My students are telling us what we need to know. Every morning I post a question for my students in Google Classroom. Recently, I asked what they had learned about themselves from a week of online learning, and I was dismayed by their responses.

“I learned that it is very hard to stay focused while things are going on”
“I learned that it is going to take some time for me to get used to this new transition. We don’t get this much work in school so it is really challenging”
“I learned that I'm very lazy and irresponsible cuz I haven't finish any of my assignments”
“I learned that online class is actually harder than in real life class. Time runs too quickly.”
“I learned that remote learning is way more confusing and hard than just doing work in school”

In rural and urban communities alike, the virus has laid bare the enormous burdens carried by schools like mine that serve a significant number of students living in poverty.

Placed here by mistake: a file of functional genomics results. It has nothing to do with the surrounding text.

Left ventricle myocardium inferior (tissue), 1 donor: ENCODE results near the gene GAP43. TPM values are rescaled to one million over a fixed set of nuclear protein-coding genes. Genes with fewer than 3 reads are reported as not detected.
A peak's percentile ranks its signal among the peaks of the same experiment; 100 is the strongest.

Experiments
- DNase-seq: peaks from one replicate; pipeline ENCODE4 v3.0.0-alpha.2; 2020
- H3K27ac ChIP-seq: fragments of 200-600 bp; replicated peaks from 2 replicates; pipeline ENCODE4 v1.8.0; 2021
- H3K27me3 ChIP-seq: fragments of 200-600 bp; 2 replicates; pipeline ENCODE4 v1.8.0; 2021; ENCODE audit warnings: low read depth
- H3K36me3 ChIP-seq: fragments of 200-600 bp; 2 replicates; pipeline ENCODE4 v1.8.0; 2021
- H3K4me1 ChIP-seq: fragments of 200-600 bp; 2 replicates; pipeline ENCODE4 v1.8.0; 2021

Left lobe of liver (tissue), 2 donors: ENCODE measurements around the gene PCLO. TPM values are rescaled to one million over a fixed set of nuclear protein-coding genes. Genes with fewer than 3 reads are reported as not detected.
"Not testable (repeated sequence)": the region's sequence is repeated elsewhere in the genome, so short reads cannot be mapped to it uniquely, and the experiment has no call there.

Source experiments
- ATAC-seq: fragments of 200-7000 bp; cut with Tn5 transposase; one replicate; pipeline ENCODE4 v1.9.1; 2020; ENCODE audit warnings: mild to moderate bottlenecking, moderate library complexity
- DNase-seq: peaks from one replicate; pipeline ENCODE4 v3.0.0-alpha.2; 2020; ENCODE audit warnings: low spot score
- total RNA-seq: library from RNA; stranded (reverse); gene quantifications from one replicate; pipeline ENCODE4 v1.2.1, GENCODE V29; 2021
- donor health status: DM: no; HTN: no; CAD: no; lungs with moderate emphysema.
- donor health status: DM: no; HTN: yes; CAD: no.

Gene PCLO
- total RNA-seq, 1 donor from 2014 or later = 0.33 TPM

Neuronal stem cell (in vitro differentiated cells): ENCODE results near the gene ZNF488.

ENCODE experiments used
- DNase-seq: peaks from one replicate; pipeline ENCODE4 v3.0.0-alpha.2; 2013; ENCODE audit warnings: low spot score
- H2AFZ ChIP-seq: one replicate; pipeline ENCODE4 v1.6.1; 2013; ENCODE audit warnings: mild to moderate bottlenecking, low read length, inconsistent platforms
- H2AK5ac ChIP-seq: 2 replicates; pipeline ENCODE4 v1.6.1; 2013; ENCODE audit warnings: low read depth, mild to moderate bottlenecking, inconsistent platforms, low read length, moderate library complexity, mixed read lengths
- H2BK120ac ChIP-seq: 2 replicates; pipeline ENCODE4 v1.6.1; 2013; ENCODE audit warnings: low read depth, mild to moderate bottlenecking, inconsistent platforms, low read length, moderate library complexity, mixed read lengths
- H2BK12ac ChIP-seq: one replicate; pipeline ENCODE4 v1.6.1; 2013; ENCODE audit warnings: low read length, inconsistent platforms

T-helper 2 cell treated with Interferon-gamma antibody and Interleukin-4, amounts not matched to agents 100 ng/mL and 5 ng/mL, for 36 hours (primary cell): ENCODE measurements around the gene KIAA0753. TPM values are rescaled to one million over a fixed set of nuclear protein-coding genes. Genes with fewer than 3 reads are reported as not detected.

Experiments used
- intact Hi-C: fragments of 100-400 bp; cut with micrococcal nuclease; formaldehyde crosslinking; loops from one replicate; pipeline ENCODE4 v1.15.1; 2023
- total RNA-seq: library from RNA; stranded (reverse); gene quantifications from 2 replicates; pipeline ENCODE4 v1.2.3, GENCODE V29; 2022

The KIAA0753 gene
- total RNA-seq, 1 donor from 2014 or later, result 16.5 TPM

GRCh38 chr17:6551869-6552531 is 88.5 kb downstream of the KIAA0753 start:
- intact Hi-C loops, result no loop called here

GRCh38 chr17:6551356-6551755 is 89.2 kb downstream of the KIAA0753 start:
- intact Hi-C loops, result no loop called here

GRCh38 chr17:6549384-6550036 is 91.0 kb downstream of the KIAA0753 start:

An Inflection Point for Student Equity

While New York City plans to distribute technology to students in need, many have been unable to secure a device thus far. A greater number lack high speed Internet; most rely on cell phone data. In addition to reconsidering the balance of power in our classrooms, those of us committed to equity must reflect on the structures underpinning this inequality.

Broadband internet should be a right in the wealthiest nation on the planet; no child should be forced to rely on school for enough to eat; and every child should have a say in what they learn in school. I am reminded of a protest slogan, which was popularized by disability advocates in the 1990’s: Nothing About Us Without Us.

Educators who strive to inspire passion—especially a passion that is oriented toward changing the world—must commit to involving students in every step of the educational process and releasing control.

Many teachers who aspire to make this change lack the courage to follow through—including me two weeks ago. We all have constraints, but this crisis offers the possibility of an inflection point. Liberation is impossible without agency. We owe it to our students, especially when the world around them is on fire, to hand over the keys and redistribute power within the “classroom,” even if it is virtual for the time being.